Tag Archives: G.K. Chesterton

“every human being has a soul fashioned in God’s image”

More concretely, you don’t get white supremacy if you believe that every human being has a soul fashioned in God’s image. Neither do you get far-left racial and ethnic identitarianism. Both are symptoms of a metaphysical deficit. It’s very easy to start dividing people up into tribal categories; after all, humans vary massively in just about every imaginable quality. It’s really something of a miracle that we ever came up with a notion of common humanity at all! We have the Judeo-Christian heritage to thank for this in the West. This is something secular people ought to consider before making glib criticisms of traditional religion.

France’s Master Of ‘Materialist Horror’

With no belief that “every human being has a soul fashioned in God’s image”, i.e., God, tyranny and statolatry result.


I Shall Not Want Audrey Assad Lyrics


“When men choose not to believe in God, they do not thereafter believe in nothing, they then become capable of believing in anything.”

― G.K. Chesterton

Christianity and Islam

Franciscan University Presents: Catholics and Islam

Among present-day American leftists (who prefer calling themselves progressives), a curious characteristic is their sympathy for Islam. They deplore what they call Islamophobia, regarding it as a sin as bad as racism or sexism or homophobia or transphobia; and they are horrified that a man they consider to be an Islamophobe, Donald Trump, should be in the White House.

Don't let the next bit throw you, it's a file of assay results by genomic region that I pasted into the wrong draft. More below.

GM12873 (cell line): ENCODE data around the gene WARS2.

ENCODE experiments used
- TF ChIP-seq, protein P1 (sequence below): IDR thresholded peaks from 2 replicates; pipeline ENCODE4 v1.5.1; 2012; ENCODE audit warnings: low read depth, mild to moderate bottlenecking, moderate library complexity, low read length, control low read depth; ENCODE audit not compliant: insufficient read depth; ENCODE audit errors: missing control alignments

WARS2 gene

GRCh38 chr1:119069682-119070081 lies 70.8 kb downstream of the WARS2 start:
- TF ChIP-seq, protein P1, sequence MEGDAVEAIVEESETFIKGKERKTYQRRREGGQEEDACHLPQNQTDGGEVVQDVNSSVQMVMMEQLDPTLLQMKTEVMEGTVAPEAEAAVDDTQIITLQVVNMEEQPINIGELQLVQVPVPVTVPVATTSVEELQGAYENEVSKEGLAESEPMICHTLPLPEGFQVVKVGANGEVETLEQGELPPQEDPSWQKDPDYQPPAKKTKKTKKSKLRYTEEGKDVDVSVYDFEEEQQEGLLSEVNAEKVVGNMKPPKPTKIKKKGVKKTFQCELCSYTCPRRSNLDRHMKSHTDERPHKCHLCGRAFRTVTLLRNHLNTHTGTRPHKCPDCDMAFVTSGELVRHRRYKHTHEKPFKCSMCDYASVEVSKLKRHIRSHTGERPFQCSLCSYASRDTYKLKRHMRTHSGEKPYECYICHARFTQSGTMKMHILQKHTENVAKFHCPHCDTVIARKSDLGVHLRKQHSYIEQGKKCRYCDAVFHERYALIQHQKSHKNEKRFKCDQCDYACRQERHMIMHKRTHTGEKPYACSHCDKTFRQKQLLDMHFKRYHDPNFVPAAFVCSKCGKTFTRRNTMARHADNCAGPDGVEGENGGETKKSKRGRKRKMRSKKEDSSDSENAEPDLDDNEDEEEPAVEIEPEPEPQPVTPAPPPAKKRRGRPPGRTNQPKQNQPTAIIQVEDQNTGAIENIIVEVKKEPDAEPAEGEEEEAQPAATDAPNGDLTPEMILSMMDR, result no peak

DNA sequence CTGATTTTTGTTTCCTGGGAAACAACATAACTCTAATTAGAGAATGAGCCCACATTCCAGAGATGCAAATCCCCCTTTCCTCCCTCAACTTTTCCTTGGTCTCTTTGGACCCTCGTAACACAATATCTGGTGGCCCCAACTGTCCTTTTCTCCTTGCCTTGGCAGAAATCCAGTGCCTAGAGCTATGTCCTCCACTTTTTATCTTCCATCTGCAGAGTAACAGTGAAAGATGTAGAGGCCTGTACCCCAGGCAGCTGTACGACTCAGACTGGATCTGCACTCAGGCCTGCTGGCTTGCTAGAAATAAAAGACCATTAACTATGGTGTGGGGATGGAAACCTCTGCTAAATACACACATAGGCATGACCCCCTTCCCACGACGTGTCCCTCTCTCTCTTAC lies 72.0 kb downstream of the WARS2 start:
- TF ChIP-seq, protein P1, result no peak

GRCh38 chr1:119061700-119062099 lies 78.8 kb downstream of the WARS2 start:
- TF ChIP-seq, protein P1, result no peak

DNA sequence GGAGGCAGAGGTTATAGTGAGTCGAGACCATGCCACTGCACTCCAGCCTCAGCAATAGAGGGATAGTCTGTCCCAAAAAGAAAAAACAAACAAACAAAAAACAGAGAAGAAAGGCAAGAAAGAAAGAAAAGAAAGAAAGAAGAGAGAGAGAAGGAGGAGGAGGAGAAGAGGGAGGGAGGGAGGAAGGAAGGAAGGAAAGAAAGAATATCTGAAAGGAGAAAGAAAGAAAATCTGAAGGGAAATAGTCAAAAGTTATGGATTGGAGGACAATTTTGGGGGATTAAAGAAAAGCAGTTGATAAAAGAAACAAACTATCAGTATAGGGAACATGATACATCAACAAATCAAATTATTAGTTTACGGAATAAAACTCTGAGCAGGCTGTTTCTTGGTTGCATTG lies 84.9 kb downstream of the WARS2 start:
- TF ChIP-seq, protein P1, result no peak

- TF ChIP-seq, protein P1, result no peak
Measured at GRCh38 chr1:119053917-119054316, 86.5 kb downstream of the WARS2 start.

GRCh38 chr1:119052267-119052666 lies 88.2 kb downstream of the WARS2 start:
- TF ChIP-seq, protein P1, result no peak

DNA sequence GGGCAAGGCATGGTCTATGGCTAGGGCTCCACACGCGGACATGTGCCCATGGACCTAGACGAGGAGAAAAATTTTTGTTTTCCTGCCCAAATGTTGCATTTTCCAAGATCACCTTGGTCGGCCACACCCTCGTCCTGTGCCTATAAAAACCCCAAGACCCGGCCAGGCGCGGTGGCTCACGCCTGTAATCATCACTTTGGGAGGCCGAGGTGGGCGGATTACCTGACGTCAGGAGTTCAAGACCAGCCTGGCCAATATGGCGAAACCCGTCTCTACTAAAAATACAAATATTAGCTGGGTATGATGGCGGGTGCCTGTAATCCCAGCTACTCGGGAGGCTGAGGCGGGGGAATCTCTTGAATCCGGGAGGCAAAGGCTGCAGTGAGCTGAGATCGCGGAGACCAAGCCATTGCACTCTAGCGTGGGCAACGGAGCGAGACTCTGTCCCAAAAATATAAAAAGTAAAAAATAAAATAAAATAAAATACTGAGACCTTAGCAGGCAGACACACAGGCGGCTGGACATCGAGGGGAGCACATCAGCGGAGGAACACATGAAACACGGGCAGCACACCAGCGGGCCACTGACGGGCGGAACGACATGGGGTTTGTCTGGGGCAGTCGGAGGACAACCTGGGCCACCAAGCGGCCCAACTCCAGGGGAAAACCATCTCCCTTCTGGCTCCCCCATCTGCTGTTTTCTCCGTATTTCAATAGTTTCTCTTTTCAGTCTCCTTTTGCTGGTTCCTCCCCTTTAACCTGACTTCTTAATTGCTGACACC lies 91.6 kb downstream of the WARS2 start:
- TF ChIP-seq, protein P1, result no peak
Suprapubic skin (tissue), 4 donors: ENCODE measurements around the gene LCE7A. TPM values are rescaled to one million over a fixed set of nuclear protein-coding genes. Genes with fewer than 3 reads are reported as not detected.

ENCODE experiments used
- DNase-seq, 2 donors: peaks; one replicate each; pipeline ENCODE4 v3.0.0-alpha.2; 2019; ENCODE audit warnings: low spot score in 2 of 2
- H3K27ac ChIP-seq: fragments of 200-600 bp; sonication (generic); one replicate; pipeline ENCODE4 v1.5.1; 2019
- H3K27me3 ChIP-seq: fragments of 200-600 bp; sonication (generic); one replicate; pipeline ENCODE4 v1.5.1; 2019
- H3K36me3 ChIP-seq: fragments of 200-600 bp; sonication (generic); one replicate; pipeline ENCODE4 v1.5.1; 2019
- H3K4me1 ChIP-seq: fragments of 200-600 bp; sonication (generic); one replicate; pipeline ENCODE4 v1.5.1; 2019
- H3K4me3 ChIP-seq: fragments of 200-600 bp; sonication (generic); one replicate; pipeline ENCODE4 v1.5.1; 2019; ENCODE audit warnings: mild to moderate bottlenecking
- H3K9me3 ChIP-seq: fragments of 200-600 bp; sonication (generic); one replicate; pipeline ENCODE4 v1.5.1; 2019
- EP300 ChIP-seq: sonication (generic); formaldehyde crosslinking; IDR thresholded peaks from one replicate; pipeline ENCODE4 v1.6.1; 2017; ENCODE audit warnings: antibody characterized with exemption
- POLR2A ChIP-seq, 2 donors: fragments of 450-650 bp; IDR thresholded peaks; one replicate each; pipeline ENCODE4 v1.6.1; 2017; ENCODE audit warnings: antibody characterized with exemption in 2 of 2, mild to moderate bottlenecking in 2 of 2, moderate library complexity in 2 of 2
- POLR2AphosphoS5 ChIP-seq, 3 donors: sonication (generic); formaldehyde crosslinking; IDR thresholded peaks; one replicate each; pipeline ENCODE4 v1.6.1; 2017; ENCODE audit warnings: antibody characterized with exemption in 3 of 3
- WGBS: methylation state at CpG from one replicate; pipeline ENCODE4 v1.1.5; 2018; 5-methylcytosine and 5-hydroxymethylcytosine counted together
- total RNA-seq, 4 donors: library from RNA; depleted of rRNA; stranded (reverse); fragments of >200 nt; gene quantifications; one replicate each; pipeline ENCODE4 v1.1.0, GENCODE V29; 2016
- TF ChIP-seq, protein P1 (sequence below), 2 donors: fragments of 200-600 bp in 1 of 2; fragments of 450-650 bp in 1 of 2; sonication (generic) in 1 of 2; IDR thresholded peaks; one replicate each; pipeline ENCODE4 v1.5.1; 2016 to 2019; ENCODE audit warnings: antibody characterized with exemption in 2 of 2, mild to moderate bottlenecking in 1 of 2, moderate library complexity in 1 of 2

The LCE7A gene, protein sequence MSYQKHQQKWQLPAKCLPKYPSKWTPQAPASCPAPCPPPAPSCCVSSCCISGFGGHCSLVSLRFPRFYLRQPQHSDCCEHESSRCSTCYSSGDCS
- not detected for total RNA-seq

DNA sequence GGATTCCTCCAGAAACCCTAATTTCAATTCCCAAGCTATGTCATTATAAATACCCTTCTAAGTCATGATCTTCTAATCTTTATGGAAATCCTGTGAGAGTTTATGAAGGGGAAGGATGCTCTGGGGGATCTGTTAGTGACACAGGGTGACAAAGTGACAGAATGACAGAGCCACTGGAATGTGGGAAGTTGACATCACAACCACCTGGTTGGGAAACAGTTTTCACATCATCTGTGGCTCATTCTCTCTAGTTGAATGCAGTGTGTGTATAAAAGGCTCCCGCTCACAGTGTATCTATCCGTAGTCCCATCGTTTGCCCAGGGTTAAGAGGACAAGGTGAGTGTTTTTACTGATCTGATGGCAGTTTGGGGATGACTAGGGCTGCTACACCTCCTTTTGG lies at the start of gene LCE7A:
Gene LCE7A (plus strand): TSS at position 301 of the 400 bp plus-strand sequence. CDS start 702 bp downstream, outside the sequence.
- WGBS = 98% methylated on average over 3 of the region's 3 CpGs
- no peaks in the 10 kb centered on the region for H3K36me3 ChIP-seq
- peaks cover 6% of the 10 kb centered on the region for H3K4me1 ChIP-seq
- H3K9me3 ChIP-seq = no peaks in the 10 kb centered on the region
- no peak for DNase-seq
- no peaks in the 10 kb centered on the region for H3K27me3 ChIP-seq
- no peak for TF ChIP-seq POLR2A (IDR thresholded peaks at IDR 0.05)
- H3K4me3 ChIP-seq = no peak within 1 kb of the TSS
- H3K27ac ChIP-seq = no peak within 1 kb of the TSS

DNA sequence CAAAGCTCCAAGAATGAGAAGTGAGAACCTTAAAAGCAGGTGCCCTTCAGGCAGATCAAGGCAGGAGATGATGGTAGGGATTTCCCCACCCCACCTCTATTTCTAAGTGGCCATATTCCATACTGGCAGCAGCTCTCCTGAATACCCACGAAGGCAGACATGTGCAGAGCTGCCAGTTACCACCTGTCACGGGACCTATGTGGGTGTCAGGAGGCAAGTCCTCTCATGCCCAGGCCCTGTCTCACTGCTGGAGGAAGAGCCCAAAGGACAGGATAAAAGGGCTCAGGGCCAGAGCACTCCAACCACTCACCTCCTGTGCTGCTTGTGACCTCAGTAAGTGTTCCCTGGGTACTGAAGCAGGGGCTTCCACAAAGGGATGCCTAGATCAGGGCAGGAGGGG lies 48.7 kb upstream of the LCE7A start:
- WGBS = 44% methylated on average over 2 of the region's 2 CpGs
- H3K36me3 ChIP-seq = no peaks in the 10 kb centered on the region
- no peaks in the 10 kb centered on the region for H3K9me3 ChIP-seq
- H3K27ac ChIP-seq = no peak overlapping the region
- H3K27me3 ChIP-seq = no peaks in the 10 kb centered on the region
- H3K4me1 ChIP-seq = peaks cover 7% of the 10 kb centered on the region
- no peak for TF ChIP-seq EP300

Why is this sympathy for Islamic “curious”? Because no religion could be more at odds with progressive ideas than Islam. For one thing, Islam believes in God, an all-powerful God who controls everything in the created world. Progressives, on the other hand, tend to be atheists or at least semi-atheists.

For another, Islam has always taught that women must be socially inferior to men; it is a strongly patriarchal religion, and progressives hate few things more than they hate patriarchy. Islam also puts a strong emphasis on chastity, condemning adultery and fornication and – especially – homosexuality. And it considers monstrous that progressive favorite, same-sex marriage.

Of course, many Muslims (Muslim men, that is, not Muslim women) have over the centuries violated these pro-chastity values, but the religion nonetheless affirms the values. By contrast, although they regard sexual prudence as a good thing (and sexual prudence often bears a resemblance to chastity), progressives laugh at the idea that chastity is a virtue.